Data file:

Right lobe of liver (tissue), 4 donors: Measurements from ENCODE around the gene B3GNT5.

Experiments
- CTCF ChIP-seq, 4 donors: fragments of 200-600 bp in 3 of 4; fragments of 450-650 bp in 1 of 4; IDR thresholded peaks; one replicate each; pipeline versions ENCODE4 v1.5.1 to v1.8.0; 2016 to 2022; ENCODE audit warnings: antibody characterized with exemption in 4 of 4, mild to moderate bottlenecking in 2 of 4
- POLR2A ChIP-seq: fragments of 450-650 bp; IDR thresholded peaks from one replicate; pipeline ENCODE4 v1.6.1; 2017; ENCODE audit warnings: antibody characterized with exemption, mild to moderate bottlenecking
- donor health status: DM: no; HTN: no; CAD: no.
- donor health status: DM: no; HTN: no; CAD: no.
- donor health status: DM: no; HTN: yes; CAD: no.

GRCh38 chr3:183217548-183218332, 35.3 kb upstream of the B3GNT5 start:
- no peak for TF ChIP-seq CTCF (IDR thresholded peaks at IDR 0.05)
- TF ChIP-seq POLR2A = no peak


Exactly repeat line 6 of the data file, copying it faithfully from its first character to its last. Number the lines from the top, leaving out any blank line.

- donor health status: DM: no; HTN: no; CAD: no.